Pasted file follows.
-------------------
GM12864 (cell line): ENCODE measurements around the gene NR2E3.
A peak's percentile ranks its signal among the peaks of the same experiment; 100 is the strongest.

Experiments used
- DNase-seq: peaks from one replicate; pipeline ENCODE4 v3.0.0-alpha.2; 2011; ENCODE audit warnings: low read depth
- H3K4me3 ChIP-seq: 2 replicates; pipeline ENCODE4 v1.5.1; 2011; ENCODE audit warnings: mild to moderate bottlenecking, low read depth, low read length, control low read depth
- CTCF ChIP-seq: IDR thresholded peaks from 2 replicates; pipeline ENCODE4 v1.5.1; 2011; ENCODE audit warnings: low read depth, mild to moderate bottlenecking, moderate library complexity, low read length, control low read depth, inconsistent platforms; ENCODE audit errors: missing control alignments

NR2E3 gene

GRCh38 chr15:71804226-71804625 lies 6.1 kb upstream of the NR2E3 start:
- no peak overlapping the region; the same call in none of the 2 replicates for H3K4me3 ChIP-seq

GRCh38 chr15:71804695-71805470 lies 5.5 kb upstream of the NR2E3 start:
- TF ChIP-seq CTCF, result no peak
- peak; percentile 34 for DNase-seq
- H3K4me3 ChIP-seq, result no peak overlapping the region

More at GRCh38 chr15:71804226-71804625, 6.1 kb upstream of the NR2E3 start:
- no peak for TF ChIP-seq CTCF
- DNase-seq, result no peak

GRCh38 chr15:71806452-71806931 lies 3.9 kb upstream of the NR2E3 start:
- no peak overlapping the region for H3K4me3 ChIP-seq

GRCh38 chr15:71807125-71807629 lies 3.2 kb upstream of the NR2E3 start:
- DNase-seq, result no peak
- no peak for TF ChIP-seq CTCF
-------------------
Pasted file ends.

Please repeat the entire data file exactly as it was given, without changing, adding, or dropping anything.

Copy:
GM12864 (cell line): ENCODE measurements around the gene NR2E3.
A peak's percentile ranks its signal among the peaks of the same experiment; 100 is the strongest.

Experiments used
- DNase-seq: peaks from one replicate; pipeline ENCODE4 v3.0.0-alpha.2; 2011; ENCODE audit warnings: low read depth
- H3K4me3 ChIP-seq: 2 replicates; pipeline ENCODE4 v1.5.1; 2011; ENCODE audit warnings: mild to moderate bottlenecking, low read depth, low read length, control low read depth
- CTCF ChIP-seq: IDR thresholded peaks from 2 replicates; pipeline ENCODE4 v1.5.1; 2011; ENCODE audit warnings: low read depth, mild to moderate bottlenecking, moderate library complexity, low read length, control low read depth, inconsistent platforms; ENCODE audit errors: missing control alignments

NR2E3 gene

GRCh38 chr15:71804226-71804625 lies 6.1 kb upstream of the NR2E3 start:
- no peak overlapping the region; the same call in none of the 2 replicates for H3K4me3 ChIP-seq

GRCh38 chr15:71804695-71805470 lies 5.5 kb upstream of the NR2E3 start:
- TF ChIP-seq CTCF, result no peak
- peak; percentile 34 for DNase-seq
- H3K4me3 ChIP-seq, result no peak overlapping the region

More at GRCh38 chr15:71804226-71804625, 6.1 kb upstream of the NR2E3 start:
- no peak for TF ChIP-seq CTCF
- DNase-seq, result no peak

GRCh38 chr15:71806452-71806931 lies 3.9 kb upstream of the NR2E3 start:
- no peak overlapping the region for H3K4me3 ChIP-seq

GRCh38 chr15:71807125-71807629 lies 3.2 kb upstream of the NR2E3 start:
- DNase-seq, result no peak
- no peak for TF ChIP-seq CTCF